Do you want to know more about transgender health issues and be better prepared to take care of transgender individuals? Read on.
The recent news media coverage of Caitlyn (formerly Bruce) Jenner’s coming out as transgender — and the storyline of Sophia (played by Laverne Cox) on Orange Is The New Black — has brought to the national forefront issues of a community that has largely been neglected in the pursuit of gay marriage. Transgender men and women are traditionally grouped under the “LGBT” umbrella but have different needs and goals from their LGB brethren. By identifying with a gender different from the one they were assigned at birth, trans men and trans women must navigate additional daily obstacles, such as how and when to transition (regardless of plans for gender-affirming surgery), which bathroom to use in public places, and how to find safe and non-judgmental medical care. Transgender individuals are at higher risk for assault, for mental health issues, for drug abuse, and for suicide.
As physicians and public health professionals, we have a duty to help all people, regardless of sexual orientation or gender identity. However, many patients are refused care because of their transgender status, and many avoid seeking care altogether because of discrimination by healthcare providers. Thankfully, websites like TransRecord are aiming to connect trans individuals with knowledgeable and non-discriminatory providers (see a news article about this here).
To add insult to injury, however, most medical schools don’t cover LGBT health in their curriculum; at most, LGBT health becomes equated with HIV/AIDS treatment and STI screening. Some electives and student groups exist to fill in those gaps, such as the newly formed Sexuality & Medicine group at my former medical school, but that only helps those students who are already interested in this topic. More needs to be done to improve the quality of sexuality and transgender health in medical education at large, so that even those students who wouldn’t otherwise seek it out can gain familiarity with these topics.
The social, political, economic, and curricular barriers to better healthcare are staggering. However, we can begin to break down these barriers by informing ourselves and informing others about transgender health issues. Here are some links for more background on trans health issures, generally accepted medical care protocols and guidelines, and ways to advocate for trans health rights. I have resolved to learn more about these issues myself, and incorporate this knowledge into my daily practice.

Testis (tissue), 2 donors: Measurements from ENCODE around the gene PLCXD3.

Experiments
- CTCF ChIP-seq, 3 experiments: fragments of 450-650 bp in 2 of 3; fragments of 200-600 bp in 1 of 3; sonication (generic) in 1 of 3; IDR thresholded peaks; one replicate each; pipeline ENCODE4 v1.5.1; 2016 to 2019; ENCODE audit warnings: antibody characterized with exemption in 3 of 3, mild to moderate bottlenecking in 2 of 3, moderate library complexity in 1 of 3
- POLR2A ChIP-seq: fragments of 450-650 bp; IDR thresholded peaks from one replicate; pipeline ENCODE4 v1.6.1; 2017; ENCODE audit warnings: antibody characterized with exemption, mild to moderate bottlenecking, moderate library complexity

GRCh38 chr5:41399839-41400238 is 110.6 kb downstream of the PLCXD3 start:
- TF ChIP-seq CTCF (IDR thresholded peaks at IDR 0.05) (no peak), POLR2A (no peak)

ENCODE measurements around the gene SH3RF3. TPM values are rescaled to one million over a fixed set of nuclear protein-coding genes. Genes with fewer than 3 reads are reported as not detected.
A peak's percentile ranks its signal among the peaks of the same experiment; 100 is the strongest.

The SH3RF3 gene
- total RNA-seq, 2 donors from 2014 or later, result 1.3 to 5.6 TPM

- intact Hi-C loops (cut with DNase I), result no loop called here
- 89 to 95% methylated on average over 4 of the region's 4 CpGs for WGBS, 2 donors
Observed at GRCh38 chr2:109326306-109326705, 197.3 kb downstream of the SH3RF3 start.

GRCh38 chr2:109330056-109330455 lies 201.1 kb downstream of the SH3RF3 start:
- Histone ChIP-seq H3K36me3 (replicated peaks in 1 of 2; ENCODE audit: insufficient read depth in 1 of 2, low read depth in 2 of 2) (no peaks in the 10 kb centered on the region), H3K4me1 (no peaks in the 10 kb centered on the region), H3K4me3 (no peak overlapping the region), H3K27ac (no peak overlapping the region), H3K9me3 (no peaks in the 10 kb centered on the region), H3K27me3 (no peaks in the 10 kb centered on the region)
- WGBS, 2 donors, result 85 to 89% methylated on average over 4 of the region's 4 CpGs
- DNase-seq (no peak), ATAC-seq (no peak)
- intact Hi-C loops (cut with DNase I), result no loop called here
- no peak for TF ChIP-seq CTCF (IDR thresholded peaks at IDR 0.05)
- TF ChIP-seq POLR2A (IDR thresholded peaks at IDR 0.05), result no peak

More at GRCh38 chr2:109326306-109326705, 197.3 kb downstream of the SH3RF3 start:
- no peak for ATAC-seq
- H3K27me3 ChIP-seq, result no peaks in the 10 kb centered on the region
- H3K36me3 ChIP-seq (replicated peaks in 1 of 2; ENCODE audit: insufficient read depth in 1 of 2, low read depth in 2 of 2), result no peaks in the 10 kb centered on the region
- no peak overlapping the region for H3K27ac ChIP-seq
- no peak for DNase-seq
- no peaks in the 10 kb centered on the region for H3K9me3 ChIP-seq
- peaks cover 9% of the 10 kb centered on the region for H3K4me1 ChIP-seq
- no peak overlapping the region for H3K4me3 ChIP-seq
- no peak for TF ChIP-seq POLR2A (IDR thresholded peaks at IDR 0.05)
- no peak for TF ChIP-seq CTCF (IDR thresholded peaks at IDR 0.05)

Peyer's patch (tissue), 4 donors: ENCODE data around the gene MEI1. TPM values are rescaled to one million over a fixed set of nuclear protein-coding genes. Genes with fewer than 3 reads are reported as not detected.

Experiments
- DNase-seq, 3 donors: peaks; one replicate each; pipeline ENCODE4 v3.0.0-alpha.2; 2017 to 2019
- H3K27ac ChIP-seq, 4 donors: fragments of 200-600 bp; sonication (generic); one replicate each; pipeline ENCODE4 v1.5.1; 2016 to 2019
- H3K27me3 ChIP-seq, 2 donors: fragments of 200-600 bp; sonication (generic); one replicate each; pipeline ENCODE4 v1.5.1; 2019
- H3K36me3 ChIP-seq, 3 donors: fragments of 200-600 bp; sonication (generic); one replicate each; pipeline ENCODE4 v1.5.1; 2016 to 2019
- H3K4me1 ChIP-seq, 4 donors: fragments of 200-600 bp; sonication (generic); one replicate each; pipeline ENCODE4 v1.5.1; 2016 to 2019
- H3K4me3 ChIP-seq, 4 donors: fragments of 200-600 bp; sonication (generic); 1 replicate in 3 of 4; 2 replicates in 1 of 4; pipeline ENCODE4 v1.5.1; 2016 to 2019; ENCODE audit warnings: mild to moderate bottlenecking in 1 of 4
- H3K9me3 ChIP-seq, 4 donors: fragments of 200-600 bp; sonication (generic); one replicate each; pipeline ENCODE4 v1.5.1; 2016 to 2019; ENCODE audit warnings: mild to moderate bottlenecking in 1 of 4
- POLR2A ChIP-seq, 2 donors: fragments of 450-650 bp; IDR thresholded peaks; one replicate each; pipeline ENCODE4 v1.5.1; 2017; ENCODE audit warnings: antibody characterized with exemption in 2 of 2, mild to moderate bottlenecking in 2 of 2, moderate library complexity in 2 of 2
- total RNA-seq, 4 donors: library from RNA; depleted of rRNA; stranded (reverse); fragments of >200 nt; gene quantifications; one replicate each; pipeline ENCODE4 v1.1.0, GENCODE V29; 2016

- The Fenway Institute’s National LGBT Health Education Center overview “Meeting the Health Care Needs of Transgender People”
- Trans Bodies, Trans Selves, a resource guide for the transgender community and “their partners and families, students, professors, guidance counselors, and others”
- National Transgender Discrimination Survey Report on Health and Health Care, from the National Center for Transgender Equality and the National Gay and Lesbian Task Force
- American Congress of Obstetricians and Gynecologists (ACOG) Committee Opinion on Health Care for Transgender Individuals
- Centers for Disease Control (CDC)’s Resources and Reports on Transgender Health
- UCSF Center of Excellence for Transgender Health’s Primary Care Protocols for Transgender Care
- Transgender Health Information Program Guidelines and Standards of Care for Health Service Providers
- Gay & Lesbian Medical Association (GLMA) Guidelines for the Care of LGBT Patients
- Transgender Health Care White Coat Card, from the American Medical Students Organization (AMSA), with definitions, tips for history and physicals, and a summarization of relevant health disparities. Formatted small enough to fit in your White Coat pocket!
- Suggested Guidelines for the care of Transgender Adolescents
- Counseling and Mental Health Care for Transgender Individuals and Loved Ones
- Callen Lorde’s Transgender Health Hormone Protocols and other resources
- Care of the Patient Undergoing Sexual Reassignment Surgery (SRS)
- How to Advocate for Transgender Clients, at the individual, school/community, and public arena levels
- National Center for Transgender Equality’s “52 Things You Can Do For Transgender Equality“
- Open Society Foundations’ Report “Transforming Health: International Advocacy for Trans Health”
- Project HEALTH (Harnessing Education, Advocacy, & Leadership for Transgender Health)
- Transgender Law Center
We should all strive to be better. If you know of an additional resource or organization worth mentioning, please contribute in the comments below!
Image Credit: Time Magazine